Stanley Kubrick was famous for encouraging lively, eccentric and even over-the-top performances. Steven Spielberg’s 1999 recollection abut a 1980 dinner with Kubrick at Childwickbury Manor, during which Kubrick explained that Jack Nicholson‘s over-the-top performance in The Shining was a kind of tribute to the acting style of James Cagney, is a case in point.

It is therefore strange if not bizarre that during the making of Barry Lyndon, Kubrick directed Marisa Berenson to give such an opaque non-performance. In each and every scene, her Lady Lyndon conveys utter vacuity…absolutely nothing behind the eyes.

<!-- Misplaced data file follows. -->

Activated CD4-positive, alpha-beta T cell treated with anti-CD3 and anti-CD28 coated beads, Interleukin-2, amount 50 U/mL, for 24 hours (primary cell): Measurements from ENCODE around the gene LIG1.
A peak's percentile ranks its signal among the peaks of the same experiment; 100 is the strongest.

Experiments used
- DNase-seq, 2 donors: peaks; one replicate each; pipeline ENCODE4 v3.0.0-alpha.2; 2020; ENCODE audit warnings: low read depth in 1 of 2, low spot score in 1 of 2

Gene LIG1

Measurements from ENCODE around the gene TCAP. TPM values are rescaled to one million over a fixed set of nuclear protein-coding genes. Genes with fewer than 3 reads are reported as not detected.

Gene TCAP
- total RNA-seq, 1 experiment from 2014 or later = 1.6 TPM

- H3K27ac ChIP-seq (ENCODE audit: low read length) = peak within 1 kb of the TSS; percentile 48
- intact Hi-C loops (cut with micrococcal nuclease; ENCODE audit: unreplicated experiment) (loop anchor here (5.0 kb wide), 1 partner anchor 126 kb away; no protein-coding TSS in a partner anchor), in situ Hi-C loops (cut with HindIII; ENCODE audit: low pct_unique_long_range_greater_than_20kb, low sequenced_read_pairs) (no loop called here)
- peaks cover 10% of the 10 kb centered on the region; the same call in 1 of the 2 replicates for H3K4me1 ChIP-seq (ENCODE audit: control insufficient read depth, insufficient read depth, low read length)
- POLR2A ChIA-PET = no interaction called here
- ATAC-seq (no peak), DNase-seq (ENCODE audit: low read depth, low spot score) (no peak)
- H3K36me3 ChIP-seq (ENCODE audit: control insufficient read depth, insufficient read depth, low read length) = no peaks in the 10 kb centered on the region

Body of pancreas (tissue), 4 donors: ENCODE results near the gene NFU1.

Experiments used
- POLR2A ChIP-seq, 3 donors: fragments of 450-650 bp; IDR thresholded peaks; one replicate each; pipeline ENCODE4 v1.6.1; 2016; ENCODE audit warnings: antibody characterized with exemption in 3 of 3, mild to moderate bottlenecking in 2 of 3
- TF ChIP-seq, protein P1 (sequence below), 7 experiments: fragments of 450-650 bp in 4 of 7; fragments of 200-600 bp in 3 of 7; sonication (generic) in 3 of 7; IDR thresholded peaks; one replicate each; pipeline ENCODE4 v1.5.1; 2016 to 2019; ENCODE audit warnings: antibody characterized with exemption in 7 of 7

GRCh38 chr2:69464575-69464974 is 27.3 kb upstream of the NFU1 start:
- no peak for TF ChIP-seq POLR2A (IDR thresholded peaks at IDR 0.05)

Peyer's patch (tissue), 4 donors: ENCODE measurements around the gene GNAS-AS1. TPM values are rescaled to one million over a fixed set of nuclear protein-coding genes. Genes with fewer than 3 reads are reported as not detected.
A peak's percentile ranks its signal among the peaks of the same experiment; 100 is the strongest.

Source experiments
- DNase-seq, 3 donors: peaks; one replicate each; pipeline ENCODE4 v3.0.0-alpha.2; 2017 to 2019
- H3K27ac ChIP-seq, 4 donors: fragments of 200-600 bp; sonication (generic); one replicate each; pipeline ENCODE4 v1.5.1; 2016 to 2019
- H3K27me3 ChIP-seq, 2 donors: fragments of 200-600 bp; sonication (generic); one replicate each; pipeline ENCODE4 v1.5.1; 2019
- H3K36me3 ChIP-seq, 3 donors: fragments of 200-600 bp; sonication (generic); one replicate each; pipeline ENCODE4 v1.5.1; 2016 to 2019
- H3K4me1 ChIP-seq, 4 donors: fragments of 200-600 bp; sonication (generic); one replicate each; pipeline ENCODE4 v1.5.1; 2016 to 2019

Did Kubrick realize too late in the process that he’d made a mistake, that Berenson was profoundly ungifted and had next to nothing inside, and that the best course would be to emphasize (rather than try to obscure) this fact?

Berenson is the primary cause, in fact, of Barry Lyndon‘s “dead zone” problem.